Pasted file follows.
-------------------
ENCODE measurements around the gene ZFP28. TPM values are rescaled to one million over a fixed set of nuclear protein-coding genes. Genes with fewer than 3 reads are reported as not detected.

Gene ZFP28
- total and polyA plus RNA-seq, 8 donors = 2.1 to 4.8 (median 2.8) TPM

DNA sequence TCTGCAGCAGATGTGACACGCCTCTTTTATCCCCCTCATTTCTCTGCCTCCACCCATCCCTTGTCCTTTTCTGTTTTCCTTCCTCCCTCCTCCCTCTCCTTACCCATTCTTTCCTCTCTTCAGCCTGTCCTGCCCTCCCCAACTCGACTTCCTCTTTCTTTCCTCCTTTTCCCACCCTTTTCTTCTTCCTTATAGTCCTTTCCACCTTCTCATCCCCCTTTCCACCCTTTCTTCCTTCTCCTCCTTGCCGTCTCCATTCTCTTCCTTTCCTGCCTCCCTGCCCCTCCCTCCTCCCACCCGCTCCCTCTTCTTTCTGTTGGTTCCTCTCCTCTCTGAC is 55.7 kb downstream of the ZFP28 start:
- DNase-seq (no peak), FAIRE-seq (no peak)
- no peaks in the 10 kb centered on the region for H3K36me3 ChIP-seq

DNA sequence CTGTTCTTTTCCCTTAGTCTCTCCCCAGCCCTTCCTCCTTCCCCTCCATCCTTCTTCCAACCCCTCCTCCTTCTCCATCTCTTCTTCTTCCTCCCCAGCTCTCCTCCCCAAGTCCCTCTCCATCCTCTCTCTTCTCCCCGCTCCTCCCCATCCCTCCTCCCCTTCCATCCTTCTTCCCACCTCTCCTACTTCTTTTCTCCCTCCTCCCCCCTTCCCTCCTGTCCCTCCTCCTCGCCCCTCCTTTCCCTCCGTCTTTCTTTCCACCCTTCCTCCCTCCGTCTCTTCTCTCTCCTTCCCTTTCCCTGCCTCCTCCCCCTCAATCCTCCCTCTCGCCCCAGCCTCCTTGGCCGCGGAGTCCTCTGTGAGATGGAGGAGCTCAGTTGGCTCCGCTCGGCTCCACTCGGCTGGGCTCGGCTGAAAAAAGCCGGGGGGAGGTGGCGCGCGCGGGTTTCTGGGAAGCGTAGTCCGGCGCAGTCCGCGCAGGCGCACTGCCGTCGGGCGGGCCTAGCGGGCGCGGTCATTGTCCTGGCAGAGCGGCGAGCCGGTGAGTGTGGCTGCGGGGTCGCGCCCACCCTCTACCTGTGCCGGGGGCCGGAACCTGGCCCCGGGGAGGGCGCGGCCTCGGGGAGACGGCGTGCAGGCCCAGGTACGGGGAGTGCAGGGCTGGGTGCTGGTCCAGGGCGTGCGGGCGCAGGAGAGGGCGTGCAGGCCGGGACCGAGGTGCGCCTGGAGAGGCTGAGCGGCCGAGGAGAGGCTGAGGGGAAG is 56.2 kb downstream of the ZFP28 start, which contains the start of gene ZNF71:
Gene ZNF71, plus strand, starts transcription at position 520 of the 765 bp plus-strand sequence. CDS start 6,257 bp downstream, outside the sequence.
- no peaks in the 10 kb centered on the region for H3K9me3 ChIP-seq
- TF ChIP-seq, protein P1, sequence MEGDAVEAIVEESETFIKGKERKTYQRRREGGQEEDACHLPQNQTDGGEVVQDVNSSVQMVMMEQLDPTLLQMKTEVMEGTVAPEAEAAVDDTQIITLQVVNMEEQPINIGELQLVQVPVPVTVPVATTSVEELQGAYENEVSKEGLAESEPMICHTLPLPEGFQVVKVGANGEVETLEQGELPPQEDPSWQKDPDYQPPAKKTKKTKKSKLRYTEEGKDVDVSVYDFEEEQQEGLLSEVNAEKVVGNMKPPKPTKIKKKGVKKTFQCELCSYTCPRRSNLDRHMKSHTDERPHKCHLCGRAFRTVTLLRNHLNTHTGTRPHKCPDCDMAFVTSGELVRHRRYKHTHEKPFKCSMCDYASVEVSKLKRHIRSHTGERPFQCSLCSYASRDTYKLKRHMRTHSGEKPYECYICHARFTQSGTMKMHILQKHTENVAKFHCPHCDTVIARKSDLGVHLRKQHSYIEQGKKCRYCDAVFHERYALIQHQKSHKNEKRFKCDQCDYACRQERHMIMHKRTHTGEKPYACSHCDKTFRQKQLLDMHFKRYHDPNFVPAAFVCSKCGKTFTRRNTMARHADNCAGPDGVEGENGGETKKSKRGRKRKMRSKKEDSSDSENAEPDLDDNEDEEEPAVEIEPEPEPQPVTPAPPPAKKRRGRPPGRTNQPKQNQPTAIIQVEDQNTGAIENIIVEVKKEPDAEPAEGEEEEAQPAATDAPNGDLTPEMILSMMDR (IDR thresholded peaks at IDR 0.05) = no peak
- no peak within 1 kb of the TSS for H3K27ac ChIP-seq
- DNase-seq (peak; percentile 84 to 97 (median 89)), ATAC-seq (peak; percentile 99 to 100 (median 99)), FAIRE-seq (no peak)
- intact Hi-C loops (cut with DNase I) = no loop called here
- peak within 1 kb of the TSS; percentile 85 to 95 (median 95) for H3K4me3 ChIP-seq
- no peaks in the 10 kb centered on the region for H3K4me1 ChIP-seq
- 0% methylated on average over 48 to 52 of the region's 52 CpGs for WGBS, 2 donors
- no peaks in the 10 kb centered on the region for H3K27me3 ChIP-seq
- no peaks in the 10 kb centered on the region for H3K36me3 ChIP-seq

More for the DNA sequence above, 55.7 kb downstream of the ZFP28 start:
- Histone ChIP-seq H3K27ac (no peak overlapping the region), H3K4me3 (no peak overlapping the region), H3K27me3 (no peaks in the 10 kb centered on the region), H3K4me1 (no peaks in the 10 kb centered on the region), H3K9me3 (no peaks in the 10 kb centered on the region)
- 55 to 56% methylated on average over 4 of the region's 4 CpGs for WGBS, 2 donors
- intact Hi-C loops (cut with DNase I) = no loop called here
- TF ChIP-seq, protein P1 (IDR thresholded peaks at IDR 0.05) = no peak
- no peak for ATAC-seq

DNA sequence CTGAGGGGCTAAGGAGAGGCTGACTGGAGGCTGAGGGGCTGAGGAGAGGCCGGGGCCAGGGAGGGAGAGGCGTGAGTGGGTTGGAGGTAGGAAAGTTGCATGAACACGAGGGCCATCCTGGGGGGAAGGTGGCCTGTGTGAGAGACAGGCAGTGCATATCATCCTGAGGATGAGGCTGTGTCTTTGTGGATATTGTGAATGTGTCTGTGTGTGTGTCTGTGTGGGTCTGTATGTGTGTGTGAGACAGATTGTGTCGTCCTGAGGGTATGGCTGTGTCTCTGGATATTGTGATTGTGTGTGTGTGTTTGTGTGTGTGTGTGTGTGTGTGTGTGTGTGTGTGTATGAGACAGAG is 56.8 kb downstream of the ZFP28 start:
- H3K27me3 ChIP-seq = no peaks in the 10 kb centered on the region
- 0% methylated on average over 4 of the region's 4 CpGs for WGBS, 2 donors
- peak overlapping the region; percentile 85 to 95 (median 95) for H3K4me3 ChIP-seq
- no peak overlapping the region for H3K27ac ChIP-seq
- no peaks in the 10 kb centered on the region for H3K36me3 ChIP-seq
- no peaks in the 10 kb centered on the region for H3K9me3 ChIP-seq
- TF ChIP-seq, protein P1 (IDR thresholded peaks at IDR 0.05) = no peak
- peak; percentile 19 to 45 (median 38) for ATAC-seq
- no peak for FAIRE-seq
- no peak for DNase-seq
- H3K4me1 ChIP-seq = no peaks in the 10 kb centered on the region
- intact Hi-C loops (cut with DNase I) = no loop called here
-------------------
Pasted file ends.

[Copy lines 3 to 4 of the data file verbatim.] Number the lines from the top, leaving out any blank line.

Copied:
- total and polyA plus RNA-seq, 8 donors = 2.1 to 4.8 (median 2.8) TPM

DNA sequence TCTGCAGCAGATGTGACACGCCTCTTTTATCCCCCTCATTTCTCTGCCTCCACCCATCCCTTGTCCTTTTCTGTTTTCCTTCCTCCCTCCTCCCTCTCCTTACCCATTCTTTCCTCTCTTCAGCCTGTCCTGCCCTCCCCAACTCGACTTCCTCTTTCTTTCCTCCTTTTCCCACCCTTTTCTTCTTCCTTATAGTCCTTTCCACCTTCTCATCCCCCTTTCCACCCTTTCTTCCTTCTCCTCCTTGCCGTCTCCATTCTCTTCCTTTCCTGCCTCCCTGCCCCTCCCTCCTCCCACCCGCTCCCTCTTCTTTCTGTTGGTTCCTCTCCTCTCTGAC is 55.7 kb downstream of the ZFP28 start: